It’s the summer WrestleMania. That’s one way to think of SummerSlam, arguably, with apologies to Royal Rumble, the second-biggest WWE pay-per-view of the year, if only because of its timing.
SummerSlam has in recent years served as the turning point in the WWE calendar, as the culmination of storylines from the previous WrestleMania, and the starting point for what we can expect to see at the next WM.
As such, we can expect to see the winner of the main event between John Cena and Brock Lesnar remain as the guy through WrestleMania 31, when everybody expects the challenger in the main event to be Roman Reigns.
The school of thought for months leading up to where we are now is that Brock Lesnar was being built up for the run as champ heading into the WrestleMania season on the heels of his win over Undertaker to end The Streak at WM 30, but now we can start to speculate about alternative plans with what we’re seeing from Roman Reigns. Reigns, you may have noticed, has been paired in segments on WWE TV with John Cena more and more lately, and while the two have been civil, you can see some tensions between the two ready to bubble to the surface.
Reigns has also gotten a bit edgier in interviews and on social media, sending a warning to Sting to “stay away” from him in the ring, among other things.
One smart booking plan for Reigns heading into WM31 would be to turn him into a monster heel who would still, of course, get cheers from fans as the rival of the babyface Cena, who as always gets jeered by about 40 percent of your average house-show crowd, if not more than that.
How Reigns turns heel at SummerSlam in his match against heel Randy Orton is a question. Maybe it happens after the match, perhaps with him interfering in the Cena-Lesnar main event in some way, ostensibly to aid Cena, almost screwing up his assist, and then getting upset when Cena rebuffs his efforts to explain his side of things.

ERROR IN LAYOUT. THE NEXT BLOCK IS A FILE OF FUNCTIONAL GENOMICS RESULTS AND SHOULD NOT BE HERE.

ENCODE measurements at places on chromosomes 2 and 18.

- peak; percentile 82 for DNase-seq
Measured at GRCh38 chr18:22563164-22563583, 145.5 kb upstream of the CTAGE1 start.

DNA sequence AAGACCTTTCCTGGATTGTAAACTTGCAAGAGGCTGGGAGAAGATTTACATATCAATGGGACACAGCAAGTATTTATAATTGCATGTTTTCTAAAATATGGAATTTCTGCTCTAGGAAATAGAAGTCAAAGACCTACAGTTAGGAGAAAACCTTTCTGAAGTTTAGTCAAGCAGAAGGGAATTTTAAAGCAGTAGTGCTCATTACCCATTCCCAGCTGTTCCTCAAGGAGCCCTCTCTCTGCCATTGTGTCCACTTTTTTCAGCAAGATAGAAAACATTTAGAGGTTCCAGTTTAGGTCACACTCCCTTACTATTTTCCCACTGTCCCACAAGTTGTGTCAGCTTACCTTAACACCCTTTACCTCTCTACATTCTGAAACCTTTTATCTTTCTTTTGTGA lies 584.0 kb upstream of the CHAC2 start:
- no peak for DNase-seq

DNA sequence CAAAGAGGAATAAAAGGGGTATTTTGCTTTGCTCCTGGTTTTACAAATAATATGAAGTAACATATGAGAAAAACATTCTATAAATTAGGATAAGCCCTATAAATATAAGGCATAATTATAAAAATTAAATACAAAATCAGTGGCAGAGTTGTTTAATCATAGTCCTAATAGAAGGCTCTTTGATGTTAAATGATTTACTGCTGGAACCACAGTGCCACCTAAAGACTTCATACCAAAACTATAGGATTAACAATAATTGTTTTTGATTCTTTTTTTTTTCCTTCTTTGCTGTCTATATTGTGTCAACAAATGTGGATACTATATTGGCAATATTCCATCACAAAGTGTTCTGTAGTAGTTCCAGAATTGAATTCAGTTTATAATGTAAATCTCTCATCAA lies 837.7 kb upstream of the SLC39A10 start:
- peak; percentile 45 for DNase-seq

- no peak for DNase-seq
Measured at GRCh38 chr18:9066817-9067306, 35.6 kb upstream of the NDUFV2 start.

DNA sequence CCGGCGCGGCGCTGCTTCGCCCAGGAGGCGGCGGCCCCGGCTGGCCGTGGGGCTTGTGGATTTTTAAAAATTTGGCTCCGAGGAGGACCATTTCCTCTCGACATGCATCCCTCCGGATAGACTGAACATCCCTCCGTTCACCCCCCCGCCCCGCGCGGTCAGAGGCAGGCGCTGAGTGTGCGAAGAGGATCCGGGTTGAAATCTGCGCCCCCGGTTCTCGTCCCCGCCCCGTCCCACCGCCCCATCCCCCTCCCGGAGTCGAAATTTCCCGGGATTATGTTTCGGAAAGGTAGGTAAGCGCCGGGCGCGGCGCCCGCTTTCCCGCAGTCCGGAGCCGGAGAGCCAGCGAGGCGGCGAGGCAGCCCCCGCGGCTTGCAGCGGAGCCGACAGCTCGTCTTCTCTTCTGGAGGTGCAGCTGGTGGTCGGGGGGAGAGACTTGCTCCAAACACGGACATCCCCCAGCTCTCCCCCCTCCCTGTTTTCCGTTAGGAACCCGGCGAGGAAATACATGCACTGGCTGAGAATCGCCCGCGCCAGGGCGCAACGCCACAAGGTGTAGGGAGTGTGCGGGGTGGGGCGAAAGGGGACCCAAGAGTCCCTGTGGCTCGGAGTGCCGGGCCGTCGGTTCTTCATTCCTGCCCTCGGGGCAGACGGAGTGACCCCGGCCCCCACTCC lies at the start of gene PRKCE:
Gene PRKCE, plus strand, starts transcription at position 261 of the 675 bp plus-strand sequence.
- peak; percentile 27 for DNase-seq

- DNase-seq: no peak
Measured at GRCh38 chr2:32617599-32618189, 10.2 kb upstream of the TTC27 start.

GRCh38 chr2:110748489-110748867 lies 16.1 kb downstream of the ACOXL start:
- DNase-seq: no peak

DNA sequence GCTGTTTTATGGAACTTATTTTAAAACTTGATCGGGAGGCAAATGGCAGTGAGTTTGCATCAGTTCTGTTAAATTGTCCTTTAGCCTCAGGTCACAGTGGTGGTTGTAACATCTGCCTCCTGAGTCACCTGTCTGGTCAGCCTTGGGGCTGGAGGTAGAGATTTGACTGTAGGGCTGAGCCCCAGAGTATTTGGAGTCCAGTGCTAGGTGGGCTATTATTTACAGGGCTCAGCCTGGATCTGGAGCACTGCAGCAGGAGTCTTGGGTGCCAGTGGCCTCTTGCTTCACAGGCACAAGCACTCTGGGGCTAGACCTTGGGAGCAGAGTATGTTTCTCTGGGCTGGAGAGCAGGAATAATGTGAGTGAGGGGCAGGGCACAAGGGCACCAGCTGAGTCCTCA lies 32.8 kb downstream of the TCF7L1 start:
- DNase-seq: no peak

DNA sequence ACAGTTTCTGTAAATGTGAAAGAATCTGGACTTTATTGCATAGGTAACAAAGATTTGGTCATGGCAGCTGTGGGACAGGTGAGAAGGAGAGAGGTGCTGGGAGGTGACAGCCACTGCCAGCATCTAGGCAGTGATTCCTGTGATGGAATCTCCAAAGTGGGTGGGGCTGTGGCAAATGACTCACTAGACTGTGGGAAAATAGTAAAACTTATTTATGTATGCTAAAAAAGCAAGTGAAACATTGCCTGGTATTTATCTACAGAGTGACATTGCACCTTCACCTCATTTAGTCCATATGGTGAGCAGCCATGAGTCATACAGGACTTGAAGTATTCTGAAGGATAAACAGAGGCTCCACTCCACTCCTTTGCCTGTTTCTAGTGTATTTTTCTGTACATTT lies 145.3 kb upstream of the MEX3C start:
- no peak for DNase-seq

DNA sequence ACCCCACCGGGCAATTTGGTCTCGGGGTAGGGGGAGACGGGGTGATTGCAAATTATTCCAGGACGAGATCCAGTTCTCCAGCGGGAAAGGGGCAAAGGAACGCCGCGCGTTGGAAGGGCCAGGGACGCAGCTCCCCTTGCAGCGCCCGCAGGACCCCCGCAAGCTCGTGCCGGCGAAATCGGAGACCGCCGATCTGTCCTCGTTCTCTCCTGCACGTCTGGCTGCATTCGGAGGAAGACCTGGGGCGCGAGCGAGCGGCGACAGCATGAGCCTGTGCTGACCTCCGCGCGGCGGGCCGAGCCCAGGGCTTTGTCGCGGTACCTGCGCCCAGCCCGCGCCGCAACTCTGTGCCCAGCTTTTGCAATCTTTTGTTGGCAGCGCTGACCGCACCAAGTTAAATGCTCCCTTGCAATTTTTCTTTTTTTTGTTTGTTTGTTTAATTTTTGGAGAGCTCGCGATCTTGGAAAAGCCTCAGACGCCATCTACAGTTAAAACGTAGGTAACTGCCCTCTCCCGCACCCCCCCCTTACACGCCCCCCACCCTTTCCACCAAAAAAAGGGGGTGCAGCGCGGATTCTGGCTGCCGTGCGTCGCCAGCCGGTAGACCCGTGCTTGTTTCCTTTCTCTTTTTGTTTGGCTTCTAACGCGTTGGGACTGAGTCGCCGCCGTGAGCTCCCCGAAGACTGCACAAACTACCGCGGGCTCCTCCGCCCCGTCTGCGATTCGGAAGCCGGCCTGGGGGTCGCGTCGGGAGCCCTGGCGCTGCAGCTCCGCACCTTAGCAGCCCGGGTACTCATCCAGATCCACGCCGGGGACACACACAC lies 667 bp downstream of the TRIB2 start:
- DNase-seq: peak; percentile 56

The other way this can go is the way we’ve seen it going all along, that Lesnar, the one in 21-1, elevated by his win over ‘Taker, gets the clean fall over Cena, and either attacks Cena tonight post-match or the next night on Raw, and Reigns comes down to make the save, and inserts himself into position to be Lesnar’s next rival.
If I had to bet, I’d go with that scenario, though as a fan, I’d probably rather see a walkup to Cena-Reigns, with Reigns as the monster heel, perhaps with Paul Heyman as his mouthpiece, since Reigns is still subpar at best on the mic, and needs a mouthpiece.
But the prediction here is for Lesnar to win, because that’s the easy booking, and WWE, having recently let go several members of its creative staff, is likely to go for the easy booking.
The rest of the card:
– Stephanie McMahon vs. Brie Bella: Assuming a heel win at the end of the night, let’s go with Brie in the comedown match preceding the main event. I like what WWE is doing to keep Daniel Bryan’s name in the mix as he makes his slow recovery back from surgery.
– Chris Jericho vs. Bray Wyatt: My heart says Wyatt, who to me shouldn’t be jobbing to a part-timer like Jericho, but I think they job him to the part-timer.
– Jack Swagger vs. Rusev: Rusev gets the win to continue the headlines about him being a big fan of vladimir putin.
– Dean Ambrose vs. Seth Rollins: The match of the night, first off, from pure entertainment value. I’ll go with Ambrose, as a way to elevate his status with a W over the Money in the Bank briefcase holder. I definitely want to see more of this feud.
– Roman Reigns vs. Randy Orton: Reigns needs the push into WM, so he gets the win.
– AJ Lee vs. Paige: I like what they’re doing to add depth to the character of Paige, who will get the win to further one of the more interesting Divas feuds in WWE in a while.
– The Miz vs. Dolph Ziggler: Ziggs deserves better, but at least he’s getting a title match on the main card of a PPV, so we’ll have to settle for that in what will otherwise be a Miz win in what will turn out to be the second best match of the night in terms of entertainment value.
– Column by Chris Graham